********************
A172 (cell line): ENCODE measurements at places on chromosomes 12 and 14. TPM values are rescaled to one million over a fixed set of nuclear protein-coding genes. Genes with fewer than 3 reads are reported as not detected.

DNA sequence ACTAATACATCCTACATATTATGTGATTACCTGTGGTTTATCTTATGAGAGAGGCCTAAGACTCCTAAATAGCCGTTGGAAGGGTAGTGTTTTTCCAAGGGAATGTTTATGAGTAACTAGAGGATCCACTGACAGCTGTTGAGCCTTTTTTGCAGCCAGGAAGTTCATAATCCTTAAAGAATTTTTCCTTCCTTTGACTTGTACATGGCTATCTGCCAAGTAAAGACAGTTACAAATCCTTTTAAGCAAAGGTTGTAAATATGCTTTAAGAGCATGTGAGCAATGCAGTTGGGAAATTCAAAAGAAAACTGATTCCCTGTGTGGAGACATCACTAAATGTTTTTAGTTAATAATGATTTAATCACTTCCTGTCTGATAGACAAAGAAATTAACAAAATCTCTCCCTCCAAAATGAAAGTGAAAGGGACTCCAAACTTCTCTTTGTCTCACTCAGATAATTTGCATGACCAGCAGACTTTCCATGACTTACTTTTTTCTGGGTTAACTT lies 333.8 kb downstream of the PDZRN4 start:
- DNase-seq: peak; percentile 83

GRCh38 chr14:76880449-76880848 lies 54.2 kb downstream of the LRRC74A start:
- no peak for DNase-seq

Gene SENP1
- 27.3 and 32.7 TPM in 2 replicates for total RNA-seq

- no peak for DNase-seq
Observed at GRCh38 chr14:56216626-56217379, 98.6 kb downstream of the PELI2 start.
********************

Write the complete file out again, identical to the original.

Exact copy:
A172 (cell line): ENCODE measurements at places on chromosomes 12 and 14. TPM values are rescaled to one million over a fixed set of nuclear protein-coding genes. Genes with fewer than 3 reads are reported as not detected.

DNA sequence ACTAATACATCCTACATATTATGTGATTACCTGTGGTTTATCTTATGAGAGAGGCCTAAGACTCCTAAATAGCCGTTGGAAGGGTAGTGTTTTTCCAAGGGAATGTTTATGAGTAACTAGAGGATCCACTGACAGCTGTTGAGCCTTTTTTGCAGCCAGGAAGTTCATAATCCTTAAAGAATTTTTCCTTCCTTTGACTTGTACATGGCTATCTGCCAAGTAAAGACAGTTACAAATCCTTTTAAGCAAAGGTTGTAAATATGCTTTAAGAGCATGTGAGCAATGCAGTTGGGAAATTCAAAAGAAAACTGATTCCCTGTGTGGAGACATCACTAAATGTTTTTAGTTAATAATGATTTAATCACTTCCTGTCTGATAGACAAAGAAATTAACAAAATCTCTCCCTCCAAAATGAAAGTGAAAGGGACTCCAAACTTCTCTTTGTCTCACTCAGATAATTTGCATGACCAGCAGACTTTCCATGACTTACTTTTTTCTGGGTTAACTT lies 333.8 kb downstream of the PDZRN4 start:
- DNase-seq: peak; percentile 83

GRCh38 chr14:76880449-76880848 lies 54.2 kb downstream of the LRRC74A start:
- no peak for DNase-seq

Gene SENP1
- 27.3 and 32.7 TPM in 2 replicates for total RNA-seq

- no peak for DNase-seq
Observed at GRCh38 chr14:56216626-56217379, 98.6 kb downstream of the PELI2 start.